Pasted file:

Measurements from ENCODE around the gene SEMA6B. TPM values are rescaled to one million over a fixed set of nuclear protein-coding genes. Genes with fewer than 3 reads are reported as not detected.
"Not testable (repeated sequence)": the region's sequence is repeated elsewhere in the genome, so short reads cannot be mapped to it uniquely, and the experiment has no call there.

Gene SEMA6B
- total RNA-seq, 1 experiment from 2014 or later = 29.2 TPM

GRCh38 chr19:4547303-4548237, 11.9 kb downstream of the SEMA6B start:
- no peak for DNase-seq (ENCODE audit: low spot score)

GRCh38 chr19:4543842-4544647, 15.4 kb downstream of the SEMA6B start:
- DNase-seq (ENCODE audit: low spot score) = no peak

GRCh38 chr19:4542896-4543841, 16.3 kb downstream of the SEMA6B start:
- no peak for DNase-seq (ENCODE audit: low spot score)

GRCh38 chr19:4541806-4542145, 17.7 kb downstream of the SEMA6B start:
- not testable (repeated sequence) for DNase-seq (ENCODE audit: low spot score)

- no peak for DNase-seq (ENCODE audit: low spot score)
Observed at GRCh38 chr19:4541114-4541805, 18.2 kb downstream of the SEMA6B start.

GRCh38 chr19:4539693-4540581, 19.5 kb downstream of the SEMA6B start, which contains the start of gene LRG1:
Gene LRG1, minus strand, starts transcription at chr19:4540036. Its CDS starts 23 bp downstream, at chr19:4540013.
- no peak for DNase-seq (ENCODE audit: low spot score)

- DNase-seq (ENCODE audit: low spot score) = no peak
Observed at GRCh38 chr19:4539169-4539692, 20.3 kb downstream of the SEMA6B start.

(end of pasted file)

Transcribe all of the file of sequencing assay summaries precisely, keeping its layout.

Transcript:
Measurements from ENCODE around the gene SEMA6B. TPM values are rescaled to one million over a fixed set of nuclear protein-coding genes. Genes with fewer than 3 reads are reported as not detected.
"Not testable (repeated sequence)": the region's sequence is repeated elsewhere in the genome, so short reads cannot be mapped to it uniquely, and the experiment has no call there.

Gene SEMA6B
- total RNA-seq, 1 experiment from 2014 or later = 29.2 TPM

GRCh38 chr19:4547303-4548237, 11.9 kb downstream of the SEMA6B start:
- no peak for DNase-seq (ENCODE audit: low spot score)

GRCh38 chr19:4543842-4544647, 15.4 kb downstream of the SEMA6B start:
- DNase-seq (ENCODE audit: low spot score) = no peak

GRCh38 chr19:4542896-4543841, 16.3 kb downstream of the SEMA6B start:
- no peak for DNase-seq (ENCODE audit: low spot score)

GRCh38 chr19:4541806-4542145, 17.7 kb downstream of the SEMA6B start:
- not testable (repeated sequence) for DNase-seq (ENCODE audit: low spot score)

- no peak for DNase-seq (ENCODE audit: low spot score)
Observed at GRCh38 chr19:4541114-4541805, 18.2 kb downstream of the SEMA6B start.

GRCh38 chr19:4539693-4540581, 19.5 kb downstream of the SEMA6B start, which contains the start of gene LRG1:
Gene LRG1, minus strand, starts transcription at chr19:4540036. Its CDS starts 23 bp downstream, at chr19:4540013.
- no peak for DNase-seq (ENCODE audit: low spot score)

- DNase-seq (ENCODE audit: low spot score) = no peak
Observed at GRCh38 chr19:4539169-4539692, 20.3 kb downstream of the SEMA6B start.